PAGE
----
Stop The Startup Madness

It’s not often I read anything said by Robert Scoble and agree with everything he has said 100%. I find I disagree with him more often than not, but usually that’s somewhere in the Twittersphere or Friendfeed-ersphere. Either way, he’s spot on with his post, The worst things startups do.

If you don’t know who Scoble is, one thing you should know about him is that he talks to a lot of startups. Everytime I turn around he’s talking to a startup CEO, CTO, visiting their offices, reviewing their products, etc. I have known Scoble to do this for years now. Anyway, from what I know as a consultant to startups, my academic training, and my observation of the industry over the last several years, Scoble’s list is accurate. Literally every item on this list are rampant symptoms among dysfunctional startups. So. If you plan on launching a startup, or you have one and you’re wondering why you’ve spent thousands of dollars and nobody is interested in your product, please review Scoble’s list and make adjustments immediately. Your livelihood (and any good employees you’ve managed to lure in) are at stake.

3 thoughts on “Stop The Startup Madness”

  1. If you like that, you should read Kawasaki’s blog posts on the lies startups tell, and the lies venture capitalists tell. The list affected my thinking so much I used it to revamp my startup pitch and won the 10 Grand top prize in a business plan competition at Baruch College.
    On the flip side, warnings like Scoble’s and Kawasaki’s also scare me to death, and I’ve never been able to launch my own ideas. There are 6 million ways to fail, and I can chart half of them out for you in a strategy document.
    Until all the conditions are correct, I’ll daydream about startup success and instead of living it. 🙁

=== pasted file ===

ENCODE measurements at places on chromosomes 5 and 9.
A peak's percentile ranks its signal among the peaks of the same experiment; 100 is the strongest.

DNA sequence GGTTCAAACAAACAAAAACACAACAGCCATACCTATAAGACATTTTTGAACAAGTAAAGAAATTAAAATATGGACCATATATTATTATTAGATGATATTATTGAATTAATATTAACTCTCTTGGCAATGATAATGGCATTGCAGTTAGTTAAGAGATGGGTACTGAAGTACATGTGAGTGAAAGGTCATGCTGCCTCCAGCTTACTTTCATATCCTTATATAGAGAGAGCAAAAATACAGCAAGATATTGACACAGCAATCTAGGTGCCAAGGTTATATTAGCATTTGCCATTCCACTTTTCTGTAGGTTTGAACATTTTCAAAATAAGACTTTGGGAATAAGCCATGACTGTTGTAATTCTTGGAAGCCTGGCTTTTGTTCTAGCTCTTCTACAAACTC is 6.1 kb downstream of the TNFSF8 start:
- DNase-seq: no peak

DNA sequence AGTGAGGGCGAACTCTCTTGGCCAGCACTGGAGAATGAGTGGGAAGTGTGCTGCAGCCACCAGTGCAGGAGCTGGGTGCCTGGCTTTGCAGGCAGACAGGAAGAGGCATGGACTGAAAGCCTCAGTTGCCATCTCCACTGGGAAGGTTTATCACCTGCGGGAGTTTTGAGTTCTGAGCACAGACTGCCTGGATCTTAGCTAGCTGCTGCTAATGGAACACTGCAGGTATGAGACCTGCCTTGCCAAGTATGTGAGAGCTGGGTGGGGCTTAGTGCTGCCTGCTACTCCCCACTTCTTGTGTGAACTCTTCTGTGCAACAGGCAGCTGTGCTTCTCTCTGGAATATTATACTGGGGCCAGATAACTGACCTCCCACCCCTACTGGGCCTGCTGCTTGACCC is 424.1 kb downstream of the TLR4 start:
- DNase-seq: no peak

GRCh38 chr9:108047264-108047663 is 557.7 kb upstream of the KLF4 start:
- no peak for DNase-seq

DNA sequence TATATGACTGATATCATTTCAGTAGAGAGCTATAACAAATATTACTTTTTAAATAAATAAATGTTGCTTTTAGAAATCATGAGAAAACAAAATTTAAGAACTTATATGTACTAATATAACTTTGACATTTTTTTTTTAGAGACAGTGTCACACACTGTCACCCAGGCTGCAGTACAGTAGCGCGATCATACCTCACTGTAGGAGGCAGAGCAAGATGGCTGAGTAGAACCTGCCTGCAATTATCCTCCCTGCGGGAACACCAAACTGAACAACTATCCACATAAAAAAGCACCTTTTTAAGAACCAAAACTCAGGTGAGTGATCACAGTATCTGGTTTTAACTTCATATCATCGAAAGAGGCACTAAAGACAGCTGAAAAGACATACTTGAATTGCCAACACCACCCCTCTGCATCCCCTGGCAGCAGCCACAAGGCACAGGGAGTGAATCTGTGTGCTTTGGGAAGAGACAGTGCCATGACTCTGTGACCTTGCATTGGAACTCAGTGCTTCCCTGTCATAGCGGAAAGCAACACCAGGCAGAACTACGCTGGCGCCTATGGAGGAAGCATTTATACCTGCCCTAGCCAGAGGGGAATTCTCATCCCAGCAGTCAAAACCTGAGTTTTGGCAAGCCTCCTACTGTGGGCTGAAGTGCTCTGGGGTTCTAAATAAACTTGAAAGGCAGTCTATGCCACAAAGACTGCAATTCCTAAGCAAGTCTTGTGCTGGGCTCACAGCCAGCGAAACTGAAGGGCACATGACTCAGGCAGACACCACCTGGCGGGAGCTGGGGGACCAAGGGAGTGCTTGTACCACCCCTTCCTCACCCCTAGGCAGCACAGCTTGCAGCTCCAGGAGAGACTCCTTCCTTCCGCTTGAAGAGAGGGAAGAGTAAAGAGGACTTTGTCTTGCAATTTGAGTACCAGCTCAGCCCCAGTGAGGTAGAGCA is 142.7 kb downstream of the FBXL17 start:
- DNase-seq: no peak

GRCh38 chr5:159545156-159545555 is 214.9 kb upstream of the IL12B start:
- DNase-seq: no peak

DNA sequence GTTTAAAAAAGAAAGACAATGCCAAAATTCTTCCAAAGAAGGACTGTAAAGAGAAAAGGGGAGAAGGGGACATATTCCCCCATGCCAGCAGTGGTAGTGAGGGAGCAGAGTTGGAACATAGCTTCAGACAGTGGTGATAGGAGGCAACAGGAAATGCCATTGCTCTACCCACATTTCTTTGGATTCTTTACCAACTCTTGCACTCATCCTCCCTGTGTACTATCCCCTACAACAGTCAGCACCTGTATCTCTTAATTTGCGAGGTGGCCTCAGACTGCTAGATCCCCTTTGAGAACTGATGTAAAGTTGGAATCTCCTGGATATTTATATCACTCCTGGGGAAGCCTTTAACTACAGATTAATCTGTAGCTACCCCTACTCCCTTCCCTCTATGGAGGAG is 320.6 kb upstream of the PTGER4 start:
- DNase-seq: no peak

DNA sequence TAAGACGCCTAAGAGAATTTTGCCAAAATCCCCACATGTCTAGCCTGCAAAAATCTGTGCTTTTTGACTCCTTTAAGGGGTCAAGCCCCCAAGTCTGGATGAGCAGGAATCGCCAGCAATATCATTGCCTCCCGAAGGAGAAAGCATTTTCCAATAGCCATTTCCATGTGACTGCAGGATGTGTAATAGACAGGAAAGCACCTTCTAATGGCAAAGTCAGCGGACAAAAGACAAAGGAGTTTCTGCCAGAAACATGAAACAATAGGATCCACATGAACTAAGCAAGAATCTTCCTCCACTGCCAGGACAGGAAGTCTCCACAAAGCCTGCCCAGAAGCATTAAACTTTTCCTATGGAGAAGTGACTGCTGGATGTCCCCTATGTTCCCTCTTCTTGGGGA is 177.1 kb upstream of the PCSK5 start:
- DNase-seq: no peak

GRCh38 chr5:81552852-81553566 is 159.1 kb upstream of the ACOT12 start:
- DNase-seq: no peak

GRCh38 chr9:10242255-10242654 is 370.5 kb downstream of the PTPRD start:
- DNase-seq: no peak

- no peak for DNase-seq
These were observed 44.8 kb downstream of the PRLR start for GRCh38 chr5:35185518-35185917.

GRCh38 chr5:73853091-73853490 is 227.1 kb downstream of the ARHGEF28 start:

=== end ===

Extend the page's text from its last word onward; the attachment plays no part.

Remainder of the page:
Liz are you still CTO of a startup?

  2. Good call, Cali. That was a good read.
    It’s kind of funny how this whole industry runs on ghost money and ghost profits but people act like it’s real money. I can understand doing those things if you funded your own company.. It’s still a bunch of bad ideas, but at the end of the day, you end up with no money instead of owing money that someone lent you AND not being able to provide ROI to your investors so that stigma follows you to your next attempt.

  3. @Hashim, no I parted ways with them in early 2009, for many of the reasons listed on Scoble’s post. I agree posts like this are scary, and definitely require some amount of risk. I’m not sure how much of a risky individual i am, but I do enjoy working with startups.
    @Bill, I thinkt he nature of startups work this way in terms of funding. Anyone familiar with the startup funding process knows the deal, but I think laymen or wannabe’s hear and see funding dollars and acquisitions take place and think this is pure profit dollars at work. I think anyone truly interested in being in this industry needs to make sure they read up on how the system works. I’m finding a lot of web entrepreneurs aren’t interested in the risks or perhaps aren’t realizing how much they are going to be held accountable for these risks.

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